The evolution of food recommendation iPhone apps

Oct 27, 2011
Shine

I’m quite sure I’m only days away from Siri becoming sentient and filing a restraining order against me. It’s not that I need to use the app, but just that I find her rigid lady-computer voice soothing in a sea of digital nonsense. So when tasked with tapping a weather app or asking Siri if […]

I’m quite sure I’m only days away from Siri becoming sentient and filing a restraining order against me. It’s not that I need to use the app, but just that I find her rigid lady-computer voice soothing in a sea of digital nonsense. So when tasked with tapping a weather app or asking Siri if it’s cold, my choice is very easy.

But now I want more of my apps to recommend me things. They don’t necessarily have to be super chatty about it or snark on me. Just tell me what’s good so I can check it out.

Plenty of apps already do that, of course. Any numbers of restaurant apps like GrubHub (free) or lifestyle apps like Thrillist (free) have been doing it for a couple of years now.

But Alfred (free) takes its duties one step further. Alfred is an app that asks you what you already like and tells you, based on the information you offer, what else you might like. This is the sort of computer-provided help that I so deeply desire. Free will is for losers. Finally, I can lay out my plan simply to my new app pal: “I enjoy the Mexican place down the street. Now tell me where else the tacos are good, and do it fast.” And it’s done.

Alfred even tells you what other people have enjoyed eating at the restaurant it just suggested, which is fantastic. It does all this thanks to some complicated math that TechCrunch did a good job explaining months ago.

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But now the app has added a feature that helps you recommend food for two or more people. This sort of thing could prevent wars from breaking out! As long as you and your pal both have Alfred, you can see which restaurants the clever dining app would suggest if it’s clear you intend to dine together. This is so far past what other suggestion apps are up to it’s crazy.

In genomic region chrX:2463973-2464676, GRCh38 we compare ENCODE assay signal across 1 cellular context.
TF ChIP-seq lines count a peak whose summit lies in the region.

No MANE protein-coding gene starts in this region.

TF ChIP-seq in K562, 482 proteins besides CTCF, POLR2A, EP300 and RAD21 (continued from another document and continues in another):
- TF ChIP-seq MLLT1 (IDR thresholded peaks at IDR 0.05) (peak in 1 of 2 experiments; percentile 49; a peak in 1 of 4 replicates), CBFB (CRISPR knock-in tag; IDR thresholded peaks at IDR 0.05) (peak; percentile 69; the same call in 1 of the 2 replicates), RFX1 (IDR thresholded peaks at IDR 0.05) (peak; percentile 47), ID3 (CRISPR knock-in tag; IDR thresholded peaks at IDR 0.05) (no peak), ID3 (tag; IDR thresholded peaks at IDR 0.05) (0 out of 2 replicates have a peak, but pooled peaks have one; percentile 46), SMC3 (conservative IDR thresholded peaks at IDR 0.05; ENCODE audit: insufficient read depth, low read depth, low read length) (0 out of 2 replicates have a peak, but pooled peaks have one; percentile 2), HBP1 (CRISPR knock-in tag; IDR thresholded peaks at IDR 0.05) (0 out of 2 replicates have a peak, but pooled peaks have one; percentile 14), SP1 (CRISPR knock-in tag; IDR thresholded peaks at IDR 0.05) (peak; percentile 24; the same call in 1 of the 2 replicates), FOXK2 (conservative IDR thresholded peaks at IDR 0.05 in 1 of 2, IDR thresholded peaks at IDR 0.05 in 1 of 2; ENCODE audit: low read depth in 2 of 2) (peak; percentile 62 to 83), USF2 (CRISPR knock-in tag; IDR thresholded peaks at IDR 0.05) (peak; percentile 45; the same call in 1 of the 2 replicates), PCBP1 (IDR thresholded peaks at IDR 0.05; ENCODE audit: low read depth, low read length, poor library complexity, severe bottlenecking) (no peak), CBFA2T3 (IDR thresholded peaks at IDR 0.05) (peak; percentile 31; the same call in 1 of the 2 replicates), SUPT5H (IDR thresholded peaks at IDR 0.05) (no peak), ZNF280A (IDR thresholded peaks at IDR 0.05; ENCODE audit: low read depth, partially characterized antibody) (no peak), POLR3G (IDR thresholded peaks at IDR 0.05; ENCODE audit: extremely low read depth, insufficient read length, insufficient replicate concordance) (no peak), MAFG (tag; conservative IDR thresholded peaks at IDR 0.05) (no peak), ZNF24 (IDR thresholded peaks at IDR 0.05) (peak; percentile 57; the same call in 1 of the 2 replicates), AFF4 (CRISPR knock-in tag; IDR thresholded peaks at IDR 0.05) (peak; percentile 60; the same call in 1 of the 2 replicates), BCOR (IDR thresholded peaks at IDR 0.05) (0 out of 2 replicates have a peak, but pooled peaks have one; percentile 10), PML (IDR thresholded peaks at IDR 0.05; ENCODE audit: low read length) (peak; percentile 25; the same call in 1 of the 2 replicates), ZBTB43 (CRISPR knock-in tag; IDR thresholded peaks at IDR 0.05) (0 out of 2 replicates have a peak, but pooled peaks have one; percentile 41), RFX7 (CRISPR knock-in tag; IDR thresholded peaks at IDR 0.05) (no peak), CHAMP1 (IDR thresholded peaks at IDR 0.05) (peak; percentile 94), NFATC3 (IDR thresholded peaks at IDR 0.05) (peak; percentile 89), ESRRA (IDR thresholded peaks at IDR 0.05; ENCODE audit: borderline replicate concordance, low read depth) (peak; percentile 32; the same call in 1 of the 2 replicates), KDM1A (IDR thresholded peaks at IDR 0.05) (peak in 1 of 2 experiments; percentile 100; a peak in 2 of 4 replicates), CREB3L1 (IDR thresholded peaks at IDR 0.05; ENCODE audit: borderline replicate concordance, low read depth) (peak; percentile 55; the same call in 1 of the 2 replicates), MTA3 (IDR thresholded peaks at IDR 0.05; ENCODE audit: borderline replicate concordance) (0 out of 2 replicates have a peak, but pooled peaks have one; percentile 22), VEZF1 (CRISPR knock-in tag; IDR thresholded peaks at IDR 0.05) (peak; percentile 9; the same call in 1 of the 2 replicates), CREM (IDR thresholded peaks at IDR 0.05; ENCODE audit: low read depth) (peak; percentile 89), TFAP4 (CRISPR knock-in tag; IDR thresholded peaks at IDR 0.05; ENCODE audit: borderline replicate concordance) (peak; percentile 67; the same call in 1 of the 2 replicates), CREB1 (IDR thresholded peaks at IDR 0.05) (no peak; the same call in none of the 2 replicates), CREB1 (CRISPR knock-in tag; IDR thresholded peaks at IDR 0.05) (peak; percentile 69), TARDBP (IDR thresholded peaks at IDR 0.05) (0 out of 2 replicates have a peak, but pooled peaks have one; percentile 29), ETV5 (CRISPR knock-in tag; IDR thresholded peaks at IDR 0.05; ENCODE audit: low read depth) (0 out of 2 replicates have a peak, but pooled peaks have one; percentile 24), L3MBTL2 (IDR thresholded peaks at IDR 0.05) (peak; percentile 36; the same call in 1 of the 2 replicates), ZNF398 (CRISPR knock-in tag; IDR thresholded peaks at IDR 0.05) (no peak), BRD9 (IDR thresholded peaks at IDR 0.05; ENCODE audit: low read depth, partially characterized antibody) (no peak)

Related: The next wave of food-finding apps

Take for instance an app like Chef Picks by StarChefs.com ($1.99). Sure, as cool as an app that gives you top-notch recommendations from the country’s finest chefs might be, you still don’t really know if that restaurant is really right for you. There’s no math involved at all, just the word of chefs with highly refined palettes.

Foodio54 (free) comes a little closer to the Alfred ideal in that it offers you recommendations by finding users who have rated restaurants similarly to you and then telling you what they liked. There’s plenty to appreciate about that idea, and group-thinking when it comes to restaurant selection isn’t a bad way to go. But it still doesn’t hold a candle to opening an app, letting it know you’re eating with your buddy Dan and having it spit out some mutually appealing potential dining destinations.

The big caveat with using Siri early on has been that “it’s just a beta” so you can’t really push it to the limits that it will one day (potentially) achieve. But in a way, that’s true for any app you’re using today.

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Back when I first picked up an iPhone, an app that randomly recommended food based solely upon price point and cuisine seemed like the smartest thing in the world. A few years later I’m using an app that’s noting exactly the kind of food I already like to eat and expanding my horizons with very little effort on my part. That’s so huge.

Now if I could just find someone to do my clothes shopping and cooking, I’d really be going places.

Related iPhone App List: Top 5 Most Listed Foodie Apps

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Dan Kricke

Dan Kricke has been playing with electronics and writing about them for years. He loved his Sega Dreamcast and now the PlayStation 3. On the iPhone, he's a fan of sports apps and anything that offers new music.

 

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